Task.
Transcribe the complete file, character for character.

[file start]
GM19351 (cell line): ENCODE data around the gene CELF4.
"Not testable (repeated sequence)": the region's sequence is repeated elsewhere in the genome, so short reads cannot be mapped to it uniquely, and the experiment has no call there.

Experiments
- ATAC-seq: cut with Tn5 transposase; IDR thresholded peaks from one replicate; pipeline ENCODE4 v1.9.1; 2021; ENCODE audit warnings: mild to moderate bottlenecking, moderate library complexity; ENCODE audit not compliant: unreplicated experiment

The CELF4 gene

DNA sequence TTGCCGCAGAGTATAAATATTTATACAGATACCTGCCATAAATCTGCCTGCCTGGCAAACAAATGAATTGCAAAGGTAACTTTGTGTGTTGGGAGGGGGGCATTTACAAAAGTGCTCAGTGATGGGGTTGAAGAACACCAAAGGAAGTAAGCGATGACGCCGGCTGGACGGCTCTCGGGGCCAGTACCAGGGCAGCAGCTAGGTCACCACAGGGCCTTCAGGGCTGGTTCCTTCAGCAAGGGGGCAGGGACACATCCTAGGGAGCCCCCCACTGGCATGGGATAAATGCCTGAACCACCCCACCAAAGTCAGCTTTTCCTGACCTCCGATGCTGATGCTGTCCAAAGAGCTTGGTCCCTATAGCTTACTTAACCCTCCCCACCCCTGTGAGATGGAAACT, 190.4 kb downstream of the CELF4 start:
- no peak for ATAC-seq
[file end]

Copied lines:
GM19351 (cell line): ENCODE data around the gene CELF4.
"Not testable (repeated sequence)": the region's sequence is repeated elsewhere in the genome, so short reads cannot be mapped to it uniquely, and the experiment has no call there.

Experiments
- ATAC-seq: cut with Tn5 transposase; IDR thresholded peaks from one replicate; pipeline ENCODE4 v1.9.1; 2021; ENCODE audit warnings: mild to moderate bottlenecking, moderate library complexity; ENCODE audit not compliant: unreplicated experiment

The CELF4 gene

DNA sequence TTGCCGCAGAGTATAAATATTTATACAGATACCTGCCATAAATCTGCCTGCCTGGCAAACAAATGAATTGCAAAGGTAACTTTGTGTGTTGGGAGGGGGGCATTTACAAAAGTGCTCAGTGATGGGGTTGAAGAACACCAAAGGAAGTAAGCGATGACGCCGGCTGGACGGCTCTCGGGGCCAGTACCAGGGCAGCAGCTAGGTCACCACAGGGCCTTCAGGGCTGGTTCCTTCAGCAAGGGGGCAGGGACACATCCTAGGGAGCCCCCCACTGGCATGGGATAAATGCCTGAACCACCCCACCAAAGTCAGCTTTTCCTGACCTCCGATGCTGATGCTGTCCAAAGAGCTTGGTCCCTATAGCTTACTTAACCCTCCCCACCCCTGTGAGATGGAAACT, 190.4 kb downstream of the CELF4 start:
- no peak for ATAC-seq